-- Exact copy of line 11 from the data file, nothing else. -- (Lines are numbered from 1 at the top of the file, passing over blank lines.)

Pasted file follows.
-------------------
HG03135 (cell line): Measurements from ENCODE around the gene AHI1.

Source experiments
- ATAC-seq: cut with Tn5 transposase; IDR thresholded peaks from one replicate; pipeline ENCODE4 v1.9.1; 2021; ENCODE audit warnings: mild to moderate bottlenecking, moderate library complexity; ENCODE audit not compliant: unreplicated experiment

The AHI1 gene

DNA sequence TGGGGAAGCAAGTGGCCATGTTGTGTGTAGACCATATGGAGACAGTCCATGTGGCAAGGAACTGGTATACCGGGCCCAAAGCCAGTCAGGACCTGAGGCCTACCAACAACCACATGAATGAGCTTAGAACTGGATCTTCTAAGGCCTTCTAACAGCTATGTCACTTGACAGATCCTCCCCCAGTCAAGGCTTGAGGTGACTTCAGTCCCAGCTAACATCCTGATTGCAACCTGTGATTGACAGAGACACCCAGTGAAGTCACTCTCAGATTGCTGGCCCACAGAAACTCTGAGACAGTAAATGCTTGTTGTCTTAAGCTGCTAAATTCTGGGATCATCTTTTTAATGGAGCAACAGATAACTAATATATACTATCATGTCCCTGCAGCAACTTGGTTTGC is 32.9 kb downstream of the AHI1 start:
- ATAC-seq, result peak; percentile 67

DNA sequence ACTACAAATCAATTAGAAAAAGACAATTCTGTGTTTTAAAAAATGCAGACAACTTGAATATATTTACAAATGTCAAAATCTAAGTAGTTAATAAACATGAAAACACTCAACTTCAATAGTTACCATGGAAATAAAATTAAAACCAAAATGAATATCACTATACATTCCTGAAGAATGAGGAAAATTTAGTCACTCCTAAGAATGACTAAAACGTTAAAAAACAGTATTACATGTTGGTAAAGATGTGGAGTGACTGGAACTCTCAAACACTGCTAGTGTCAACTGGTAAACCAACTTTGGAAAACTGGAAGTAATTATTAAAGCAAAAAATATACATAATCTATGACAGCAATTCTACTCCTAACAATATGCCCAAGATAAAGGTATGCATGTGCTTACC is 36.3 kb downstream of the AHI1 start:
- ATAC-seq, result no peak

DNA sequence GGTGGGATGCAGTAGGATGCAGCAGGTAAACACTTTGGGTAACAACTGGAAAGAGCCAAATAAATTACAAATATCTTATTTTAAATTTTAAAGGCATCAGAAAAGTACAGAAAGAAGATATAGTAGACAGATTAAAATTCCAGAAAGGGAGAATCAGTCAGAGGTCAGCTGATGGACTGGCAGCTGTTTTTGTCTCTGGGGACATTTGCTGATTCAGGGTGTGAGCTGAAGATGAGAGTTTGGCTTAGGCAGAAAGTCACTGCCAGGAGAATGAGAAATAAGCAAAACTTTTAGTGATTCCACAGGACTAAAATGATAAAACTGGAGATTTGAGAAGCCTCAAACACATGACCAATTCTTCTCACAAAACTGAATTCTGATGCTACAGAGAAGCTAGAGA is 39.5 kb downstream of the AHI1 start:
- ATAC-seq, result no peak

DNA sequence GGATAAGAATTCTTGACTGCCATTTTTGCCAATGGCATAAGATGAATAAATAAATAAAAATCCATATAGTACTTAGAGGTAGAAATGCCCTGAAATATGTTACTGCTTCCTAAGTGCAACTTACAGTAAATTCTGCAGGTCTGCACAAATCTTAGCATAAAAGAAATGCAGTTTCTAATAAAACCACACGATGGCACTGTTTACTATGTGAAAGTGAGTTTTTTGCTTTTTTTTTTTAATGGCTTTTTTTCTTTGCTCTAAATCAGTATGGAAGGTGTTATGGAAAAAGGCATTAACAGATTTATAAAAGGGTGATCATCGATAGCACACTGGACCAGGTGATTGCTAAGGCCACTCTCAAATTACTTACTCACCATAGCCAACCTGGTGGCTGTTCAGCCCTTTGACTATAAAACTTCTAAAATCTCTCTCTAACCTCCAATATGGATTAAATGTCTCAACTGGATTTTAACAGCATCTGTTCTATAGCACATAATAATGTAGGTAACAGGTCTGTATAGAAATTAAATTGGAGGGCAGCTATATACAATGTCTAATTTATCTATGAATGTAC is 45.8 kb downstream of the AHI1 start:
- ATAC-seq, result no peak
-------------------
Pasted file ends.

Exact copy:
DNA sequence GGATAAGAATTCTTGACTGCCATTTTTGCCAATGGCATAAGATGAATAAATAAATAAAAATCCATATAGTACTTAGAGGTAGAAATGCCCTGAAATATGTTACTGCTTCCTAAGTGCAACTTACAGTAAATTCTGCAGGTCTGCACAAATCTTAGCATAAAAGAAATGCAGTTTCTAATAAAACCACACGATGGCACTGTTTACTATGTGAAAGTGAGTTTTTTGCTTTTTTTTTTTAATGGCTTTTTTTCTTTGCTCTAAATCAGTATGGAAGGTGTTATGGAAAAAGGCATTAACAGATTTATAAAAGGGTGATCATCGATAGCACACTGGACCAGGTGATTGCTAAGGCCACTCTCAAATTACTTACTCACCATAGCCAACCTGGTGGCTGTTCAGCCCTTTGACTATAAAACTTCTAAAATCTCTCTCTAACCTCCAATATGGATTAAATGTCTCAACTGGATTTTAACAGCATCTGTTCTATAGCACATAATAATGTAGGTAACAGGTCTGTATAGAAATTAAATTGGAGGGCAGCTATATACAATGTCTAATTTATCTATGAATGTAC is 45.8 kb downstream of the AHI1 start: